The Aarhus Convention: an implementation guide

Organization(s): UNECE
Author: Fiona Marshall, Helmut Gaugitsch, Jerzy Jendroska, Jonas Ebbesson, Stephen Stec
Year: 2014
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The Aarhus Convention, which is open for global accession, offers powerful twin protections for the environment and human rights. It provides an effective model for ensuring public input in defining and implementing green economy programmes, in choosing the most appropriate road maps to sustainability and for increasing transparency and Government accountability, thereby putting Principle 10 of the Rio Declaration on Environment and Development into practice and paving the way for its universal application.

The Aarhus Convention Implementation Guide is therefore intended as a convenient non-legally binding and user-friendly reference tool to assist policymakers, legislators and public authorities in their daily work of implementing the Convention and of realizing the provisions of Principle 10 in practice. It is also hoped that it will assist members of the public and environmental non-governmental organizations to exercise their rights under the Convention.

The Implementation Guide provides both a general overview of the principles behind the Convention and a detailed article-by-article analysis of its provisions. In its analysis, the Guide draws on other international law instruments in the area of the environment and human rights, decisions adopted by the Meeting of the Parties to the Aarhus Convention, findings of the Aarhus Convention Compliance Committee, academic writings and examples from national legislation and practice.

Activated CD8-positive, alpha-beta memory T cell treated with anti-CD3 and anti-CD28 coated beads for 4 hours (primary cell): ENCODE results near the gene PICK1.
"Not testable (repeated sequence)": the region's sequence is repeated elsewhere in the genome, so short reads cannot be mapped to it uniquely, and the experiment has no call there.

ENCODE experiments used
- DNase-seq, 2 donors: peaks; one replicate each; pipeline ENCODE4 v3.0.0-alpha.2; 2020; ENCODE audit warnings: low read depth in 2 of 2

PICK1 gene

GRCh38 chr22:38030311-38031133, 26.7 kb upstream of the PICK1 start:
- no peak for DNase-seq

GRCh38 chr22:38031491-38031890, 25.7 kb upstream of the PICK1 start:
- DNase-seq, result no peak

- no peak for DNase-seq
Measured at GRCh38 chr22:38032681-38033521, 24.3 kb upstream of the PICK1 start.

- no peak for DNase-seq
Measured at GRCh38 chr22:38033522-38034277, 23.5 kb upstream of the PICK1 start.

With respect to terminology, the Convention refers in several places to “national” legislation, while at the same time being open to Parties which are regional economic integration organizations. The Guide thus uses the term to refer to any internal law of a Party, whether a State or a regional economic integration organization. The Guide also uses the term “domestic” to denote such internal law.

With respect to examples drawn from Parties’ national legislation or practice, the Guide cites a number of examples from the legislation or practice of the European Union (EU). Any references to EU legislation and practice in the text are intended to convey practical information and do not indicate any particular status of EU law with respect to the United Nations Economic Commission for Europe region.

The Aarhus Convention secretariat welcomes ongoing feedback on the text of the Guide and its practical application.

Social Protection and Human Rights